Ending a Scene

Any time you end a scene, you should make sure it not only holds your audiences interest, but also intrigues them enough to keep reading (or watching). In her book “Outlining Your Novel” K.M. Weiland lists several ways to end a scene with a cliffhanger that pulls the audience into the next scene.

  • Promise of conflict. Think of the Death Star approaching the rebel base in “Star Wars.”
  • A secret kept. In “Tootsie,” the hero is constantly in danger of having someone discover his secret that he’s not really a woman.
  • A major decision or vow. In “The Princess Bride,” one of the major characters announces that he will not rest until he can kill the man who murdered his father.
  • An announcement of a shocking event. In “Deep Impact,” the President confirms that a meteor is going to collide with the Earth.
  • A moment of high emotion. Think of the high emotional state of Sarah Connor after her nightmare of seeing the world blow up in “Terminator 2.” This spurs her into going off to kill the inventor of SkyNet.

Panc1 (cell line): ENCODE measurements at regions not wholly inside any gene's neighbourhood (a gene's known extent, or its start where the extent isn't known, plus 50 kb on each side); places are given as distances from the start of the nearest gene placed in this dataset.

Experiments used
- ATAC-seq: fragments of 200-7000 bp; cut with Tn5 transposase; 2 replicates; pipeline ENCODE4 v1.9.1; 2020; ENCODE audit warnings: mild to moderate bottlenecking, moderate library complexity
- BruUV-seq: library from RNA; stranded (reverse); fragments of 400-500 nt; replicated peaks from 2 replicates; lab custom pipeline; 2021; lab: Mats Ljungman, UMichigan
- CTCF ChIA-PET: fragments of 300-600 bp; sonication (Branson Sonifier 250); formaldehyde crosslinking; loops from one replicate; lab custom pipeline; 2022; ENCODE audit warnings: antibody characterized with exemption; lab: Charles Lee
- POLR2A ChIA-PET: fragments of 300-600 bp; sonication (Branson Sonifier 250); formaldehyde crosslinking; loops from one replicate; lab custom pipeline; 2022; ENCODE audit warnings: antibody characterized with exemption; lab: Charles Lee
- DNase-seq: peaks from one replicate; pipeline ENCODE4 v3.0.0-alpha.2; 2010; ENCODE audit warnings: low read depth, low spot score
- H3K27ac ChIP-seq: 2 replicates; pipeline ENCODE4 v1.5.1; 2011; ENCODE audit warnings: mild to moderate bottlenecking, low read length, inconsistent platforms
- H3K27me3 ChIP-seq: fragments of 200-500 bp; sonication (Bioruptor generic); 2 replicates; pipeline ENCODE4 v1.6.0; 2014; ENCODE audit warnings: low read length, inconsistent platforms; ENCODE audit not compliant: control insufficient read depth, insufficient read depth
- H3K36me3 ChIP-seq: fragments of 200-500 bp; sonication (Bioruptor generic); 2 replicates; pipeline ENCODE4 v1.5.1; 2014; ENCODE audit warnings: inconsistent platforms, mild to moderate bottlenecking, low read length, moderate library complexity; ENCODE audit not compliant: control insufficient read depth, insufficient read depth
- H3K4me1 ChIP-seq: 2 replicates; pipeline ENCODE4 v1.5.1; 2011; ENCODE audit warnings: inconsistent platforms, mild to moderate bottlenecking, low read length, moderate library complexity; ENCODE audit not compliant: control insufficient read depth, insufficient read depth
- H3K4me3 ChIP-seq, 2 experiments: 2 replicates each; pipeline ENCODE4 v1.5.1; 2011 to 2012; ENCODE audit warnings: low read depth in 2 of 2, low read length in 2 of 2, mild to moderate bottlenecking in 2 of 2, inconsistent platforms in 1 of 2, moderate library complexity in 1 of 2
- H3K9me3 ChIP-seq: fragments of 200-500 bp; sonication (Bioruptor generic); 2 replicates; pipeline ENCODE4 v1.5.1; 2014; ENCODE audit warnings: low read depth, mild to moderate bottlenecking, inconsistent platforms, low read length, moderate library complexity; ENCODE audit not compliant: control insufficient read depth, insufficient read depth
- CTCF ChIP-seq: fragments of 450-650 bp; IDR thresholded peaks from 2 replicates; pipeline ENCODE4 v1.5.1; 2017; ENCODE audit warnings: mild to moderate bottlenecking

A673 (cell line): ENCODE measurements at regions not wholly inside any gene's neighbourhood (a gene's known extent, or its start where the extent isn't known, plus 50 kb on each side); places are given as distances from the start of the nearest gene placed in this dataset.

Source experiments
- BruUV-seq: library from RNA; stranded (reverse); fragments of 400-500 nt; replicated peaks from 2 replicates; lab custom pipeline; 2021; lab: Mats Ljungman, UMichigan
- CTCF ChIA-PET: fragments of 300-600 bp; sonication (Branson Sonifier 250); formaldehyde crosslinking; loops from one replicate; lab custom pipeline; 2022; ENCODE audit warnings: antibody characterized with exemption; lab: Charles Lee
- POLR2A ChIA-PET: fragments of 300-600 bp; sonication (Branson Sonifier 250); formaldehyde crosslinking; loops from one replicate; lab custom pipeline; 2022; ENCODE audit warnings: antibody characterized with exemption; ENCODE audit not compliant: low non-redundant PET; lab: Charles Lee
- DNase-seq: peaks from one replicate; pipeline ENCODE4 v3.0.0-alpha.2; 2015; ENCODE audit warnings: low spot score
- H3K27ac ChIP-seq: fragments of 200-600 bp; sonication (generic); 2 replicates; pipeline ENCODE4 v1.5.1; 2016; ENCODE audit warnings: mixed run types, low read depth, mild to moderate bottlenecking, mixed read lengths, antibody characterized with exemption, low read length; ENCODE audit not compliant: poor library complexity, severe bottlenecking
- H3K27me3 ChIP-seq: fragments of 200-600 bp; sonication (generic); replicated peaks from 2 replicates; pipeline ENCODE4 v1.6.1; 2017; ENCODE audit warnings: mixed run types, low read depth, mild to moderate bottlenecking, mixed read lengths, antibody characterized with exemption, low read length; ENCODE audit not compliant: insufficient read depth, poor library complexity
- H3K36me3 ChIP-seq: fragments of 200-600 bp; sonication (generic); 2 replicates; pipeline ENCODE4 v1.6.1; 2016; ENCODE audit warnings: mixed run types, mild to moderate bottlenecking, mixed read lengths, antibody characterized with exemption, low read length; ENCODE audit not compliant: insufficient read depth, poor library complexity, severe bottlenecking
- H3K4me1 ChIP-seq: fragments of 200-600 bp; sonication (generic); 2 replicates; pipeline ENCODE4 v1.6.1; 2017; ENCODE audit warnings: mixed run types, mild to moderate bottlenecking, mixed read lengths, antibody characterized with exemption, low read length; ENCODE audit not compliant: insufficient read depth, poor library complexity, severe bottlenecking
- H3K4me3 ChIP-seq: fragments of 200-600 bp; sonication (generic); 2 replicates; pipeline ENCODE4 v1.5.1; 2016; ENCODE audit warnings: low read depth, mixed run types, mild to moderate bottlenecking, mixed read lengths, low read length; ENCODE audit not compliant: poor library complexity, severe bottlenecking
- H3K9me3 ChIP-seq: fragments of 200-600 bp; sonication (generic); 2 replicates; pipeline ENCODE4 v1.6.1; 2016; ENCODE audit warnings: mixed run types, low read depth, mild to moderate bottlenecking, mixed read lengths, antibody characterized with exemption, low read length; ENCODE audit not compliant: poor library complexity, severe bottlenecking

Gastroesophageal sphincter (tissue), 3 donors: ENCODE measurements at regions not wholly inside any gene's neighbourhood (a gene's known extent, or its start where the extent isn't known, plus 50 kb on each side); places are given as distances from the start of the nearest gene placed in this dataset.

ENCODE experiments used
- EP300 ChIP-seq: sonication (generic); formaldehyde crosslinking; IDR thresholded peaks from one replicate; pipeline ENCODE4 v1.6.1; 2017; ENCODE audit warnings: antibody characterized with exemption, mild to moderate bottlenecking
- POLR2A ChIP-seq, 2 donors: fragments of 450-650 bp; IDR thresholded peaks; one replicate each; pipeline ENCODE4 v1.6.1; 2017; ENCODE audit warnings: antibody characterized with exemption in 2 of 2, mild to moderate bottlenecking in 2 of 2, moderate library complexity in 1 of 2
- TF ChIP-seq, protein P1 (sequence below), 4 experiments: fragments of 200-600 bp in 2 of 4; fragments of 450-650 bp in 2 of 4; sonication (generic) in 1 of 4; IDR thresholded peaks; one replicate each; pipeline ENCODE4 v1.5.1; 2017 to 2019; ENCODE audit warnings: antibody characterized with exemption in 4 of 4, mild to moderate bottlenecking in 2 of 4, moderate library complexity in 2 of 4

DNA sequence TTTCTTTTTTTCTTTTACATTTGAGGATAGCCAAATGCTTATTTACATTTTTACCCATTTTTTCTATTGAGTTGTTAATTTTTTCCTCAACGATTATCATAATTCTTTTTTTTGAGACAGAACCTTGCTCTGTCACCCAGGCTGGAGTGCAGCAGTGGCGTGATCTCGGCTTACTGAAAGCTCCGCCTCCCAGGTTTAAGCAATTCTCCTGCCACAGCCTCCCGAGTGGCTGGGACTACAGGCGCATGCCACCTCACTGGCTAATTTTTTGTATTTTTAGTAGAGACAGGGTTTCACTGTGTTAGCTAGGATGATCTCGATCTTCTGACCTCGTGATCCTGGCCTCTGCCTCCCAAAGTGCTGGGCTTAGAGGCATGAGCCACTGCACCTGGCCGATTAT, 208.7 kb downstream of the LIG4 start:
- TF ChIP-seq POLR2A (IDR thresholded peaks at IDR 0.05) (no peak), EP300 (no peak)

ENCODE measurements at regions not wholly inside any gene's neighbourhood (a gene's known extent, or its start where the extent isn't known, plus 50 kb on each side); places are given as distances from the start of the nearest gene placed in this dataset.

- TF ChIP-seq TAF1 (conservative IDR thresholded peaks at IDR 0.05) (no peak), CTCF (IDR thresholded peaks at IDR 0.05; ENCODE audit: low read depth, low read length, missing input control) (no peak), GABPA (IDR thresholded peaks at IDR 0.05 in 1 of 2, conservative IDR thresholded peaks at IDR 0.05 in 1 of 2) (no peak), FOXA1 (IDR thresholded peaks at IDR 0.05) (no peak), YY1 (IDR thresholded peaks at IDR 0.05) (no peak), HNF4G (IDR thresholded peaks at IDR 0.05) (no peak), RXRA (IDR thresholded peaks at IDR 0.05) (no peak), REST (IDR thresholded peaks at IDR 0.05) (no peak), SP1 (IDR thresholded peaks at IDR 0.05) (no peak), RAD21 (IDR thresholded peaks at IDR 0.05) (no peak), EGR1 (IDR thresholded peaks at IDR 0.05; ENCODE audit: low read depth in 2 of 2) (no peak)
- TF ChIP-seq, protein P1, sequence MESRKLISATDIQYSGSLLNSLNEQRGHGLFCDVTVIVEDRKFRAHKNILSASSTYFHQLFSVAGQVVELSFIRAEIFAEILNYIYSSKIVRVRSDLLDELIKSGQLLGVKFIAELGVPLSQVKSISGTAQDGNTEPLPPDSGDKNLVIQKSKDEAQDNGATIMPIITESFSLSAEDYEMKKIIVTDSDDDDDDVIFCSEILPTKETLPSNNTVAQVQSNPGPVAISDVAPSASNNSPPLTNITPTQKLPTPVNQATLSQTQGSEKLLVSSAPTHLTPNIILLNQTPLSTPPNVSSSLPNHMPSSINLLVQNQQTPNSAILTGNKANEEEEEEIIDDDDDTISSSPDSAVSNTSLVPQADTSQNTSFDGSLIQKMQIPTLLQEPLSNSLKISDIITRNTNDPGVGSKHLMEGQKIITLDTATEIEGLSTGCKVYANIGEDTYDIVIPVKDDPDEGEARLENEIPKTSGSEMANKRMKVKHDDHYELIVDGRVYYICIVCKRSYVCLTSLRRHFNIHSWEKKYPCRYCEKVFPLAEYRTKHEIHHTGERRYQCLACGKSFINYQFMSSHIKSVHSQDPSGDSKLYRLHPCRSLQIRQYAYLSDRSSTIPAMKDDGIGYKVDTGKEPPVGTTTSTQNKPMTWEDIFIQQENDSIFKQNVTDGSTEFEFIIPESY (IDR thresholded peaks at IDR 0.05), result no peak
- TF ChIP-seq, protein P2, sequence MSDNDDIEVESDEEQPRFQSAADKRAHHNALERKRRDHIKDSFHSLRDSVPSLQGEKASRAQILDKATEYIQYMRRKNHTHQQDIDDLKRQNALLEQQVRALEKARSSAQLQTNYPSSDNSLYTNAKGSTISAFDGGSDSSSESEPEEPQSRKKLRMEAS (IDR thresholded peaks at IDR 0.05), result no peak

• A reversal or surprise that turns the story upside down. If you saw “The Crying Game,” you know its major surprise that completely turns the story around.
  • A new idea. Think every James Bond movie where James Bond seems doomed but suddenly gets an idea for getting out of his predicament. Now we want to know if he’ll succeed or not.
  • An unanswered question. In “Saving Private Ryan,” Tom Hanks plays a military leader who has a background that the other soldiers try to guess. Until we know what Tom Hanks really did before the war, that unanswered question keeps us following the rest of the story.
  • A mysterious line of dialogue. “Citizen Kane” kicks the entire story off when he whispers “Rosebud” and nobody knows what it means.
  • A portentous metaphor. Think of the appearance of the monolith in “2001: A Space Odyssey” that signals a major shift in the story.
  • A turning point. Think of “Finding Nemo” where Nemo gets kidnapped by a scuba diver and taken away.

Study the scenes of your favorite movie and notice how they end. Then notice how the ending of every scene pulls the audience along to the next scene. Scenes never exist in isolation. Scenes always act like beads on a string that connect together to form a whole story. The better you write your scenes, the more interesting and intriguing your screenplay is going to be.

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